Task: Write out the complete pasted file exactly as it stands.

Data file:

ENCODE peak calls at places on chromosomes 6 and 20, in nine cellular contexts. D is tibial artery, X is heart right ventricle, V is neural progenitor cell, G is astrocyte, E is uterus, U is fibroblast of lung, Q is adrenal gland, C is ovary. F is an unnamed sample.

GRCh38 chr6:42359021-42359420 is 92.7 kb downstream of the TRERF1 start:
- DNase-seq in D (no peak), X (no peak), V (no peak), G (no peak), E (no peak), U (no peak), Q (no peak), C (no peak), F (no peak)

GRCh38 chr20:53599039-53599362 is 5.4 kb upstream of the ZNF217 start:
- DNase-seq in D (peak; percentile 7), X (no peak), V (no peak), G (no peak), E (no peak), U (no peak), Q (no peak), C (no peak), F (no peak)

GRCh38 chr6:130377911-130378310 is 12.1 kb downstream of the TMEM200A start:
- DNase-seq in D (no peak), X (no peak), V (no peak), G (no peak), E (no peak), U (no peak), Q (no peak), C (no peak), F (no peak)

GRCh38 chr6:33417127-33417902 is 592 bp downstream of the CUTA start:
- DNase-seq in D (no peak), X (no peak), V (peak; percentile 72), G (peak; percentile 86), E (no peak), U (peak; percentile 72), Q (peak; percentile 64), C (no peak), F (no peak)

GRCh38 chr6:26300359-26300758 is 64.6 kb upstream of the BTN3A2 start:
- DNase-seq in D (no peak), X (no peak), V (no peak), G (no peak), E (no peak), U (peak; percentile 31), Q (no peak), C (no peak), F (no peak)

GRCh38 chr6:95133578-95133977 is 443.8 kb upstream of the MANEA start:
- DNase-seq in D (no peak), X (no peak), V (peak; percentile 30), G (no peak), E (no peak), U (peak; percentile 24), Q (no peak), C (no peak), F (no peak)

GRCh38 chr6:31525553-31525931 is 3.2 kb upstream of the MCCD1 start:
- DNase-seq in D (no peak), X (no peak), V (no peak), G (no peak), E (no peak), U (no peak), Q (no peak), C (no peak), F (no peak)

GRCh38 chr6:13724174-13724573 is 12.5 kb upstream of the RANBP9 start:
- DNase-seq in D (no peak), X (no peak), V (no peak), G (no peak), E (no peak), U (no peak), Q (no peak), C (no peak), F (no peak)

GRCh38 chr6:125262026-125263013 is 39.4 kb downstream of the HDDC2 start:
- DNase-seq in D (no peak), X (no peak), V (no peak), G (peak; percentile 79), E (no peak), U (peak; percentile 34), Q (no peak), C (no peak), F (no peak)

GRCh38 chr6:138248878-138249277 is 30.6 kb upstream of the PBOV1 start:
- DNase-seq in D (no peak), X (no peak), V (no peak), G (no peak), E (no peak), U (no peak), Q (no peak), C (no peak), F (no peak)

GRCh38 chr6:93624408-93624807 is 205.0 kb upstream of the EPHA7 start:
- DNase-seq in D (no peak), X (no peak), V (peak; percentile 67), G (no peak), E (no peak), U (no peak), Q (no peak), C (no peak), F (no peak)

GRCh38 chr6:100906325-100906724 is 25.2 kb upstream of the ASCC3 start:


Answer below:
ENCODE peak calls at places on chromosomes 6 and 20, in nine cellular contexts. D is tibial artery, X is heart right ventricle, V is neural progenitor cell, G is astrocyte, E is uterus, U is fibroblast of lung, Q is adrenal gland, C is ovary. F is an unnamed sample.

GRCh38 chr6:42359021-42359420 is 92.7 kb downstream of the TRERF1 start:
- DNase-seq in D (no peak), X (no peak), V (no peak), G (no peak), E (no peak), U (no peak), Q (no peak), C (no peak), F (no peak)

GRCh38 chr20:53599039-53599362 is 5.4 kb upstream of the ZNF217 start:
- DNase-seq in D (peak; percentile 7), X (no peak), V (no peak), G (no peak), E (no peak), U (no peak), Q (no peak), C (no peak), F (no peak)

GRCh38 chr6:130377911-130378310 is 12.1 kb downstream of the TMEM200A start:
- DNase-seq in D (no peak), X (no peak), V (no peak), G (no peak), E (no peak), U (no peak), Q (no peak), C (no peak), F (no peak)

GRCh38 chr6:33417127-33417902 is 592 bp downstream of the CUTA start:
- DNase-seq in D (no peak), X (no peak), V (peak; percentile 72), G (peak; percentile 86), E (no peak), U (peak; percentile 72), Q (peak; percentile 64), C (no peak), F (no peak)

GRCh38 chr6:26300359-26300758 is 64.6 kb upstream of the BTN3A2 start:
- DNase-seq in D (no peak), X (no peak), V (no peak), G (no peak), E (no peak), U (peak; percentile 31), Q (no peak), C (no peak), F (no peak)

GRCh38 chr6:95133578-95133977 is 443.8 kb upstream of the MANEA start:
- DNase-seq in D (no peak), X (no peak), V (peak; percentile 30), G (no peak), E (no peak), U (peak; percentile 24), Q (no peak), C (no peak), F (no peak)

GRCh38 chr6:31525553-31525931 is 3.2 kb upstream of the MCCD1 start:
- DNase-seq in D (no peak), X (no peak), V (no peak), G (no peak), E (no peak), U (no peak), Q (no peak), C (no peak), F (no peak)

GRCh38 chr6:13724174-13724573 is 12.5 kb upstream of the RANBP9 start:
- DNase-seq in D (no peak), X (no peak), V (no peak), G (no peak), E (no peak), U (no peak), Q (no peak), C (no peak), F (no peak)

GRCh38 chr6:125262026-125263013 is 39.4 kb downstream of the HDDC2 start:
- DNase-seq in D (no peak), X (no peak), V (no peak), G (peak; percentile 79), E (no peak), U (peak; percentile 34), Q (no peak), C (no peak), F (no peak)

GRCh38 chr6:138248878-138249277 is 30.6 kb upstream of the PBOV1 start:
- DNase-seq in D (no peak), X (no peak), V (no peak), G (no peak), E (no peak), U (no peak), Q (no peak), C (no peak), F (no peak)

GRCh38 chr6:93624408-93624807 is 205.0 kb upstream of the EPHA7 start:
- DNase-seq in D (no peak), X (no peak), V (peak; percentile 67), G (no peak), E (no peak), U (no peak), Q (no peak), C (no peak), F (no peak)

GRCh38 chr6:100906325-100906724 is 25.2 kb upstream of the ASCC3 start: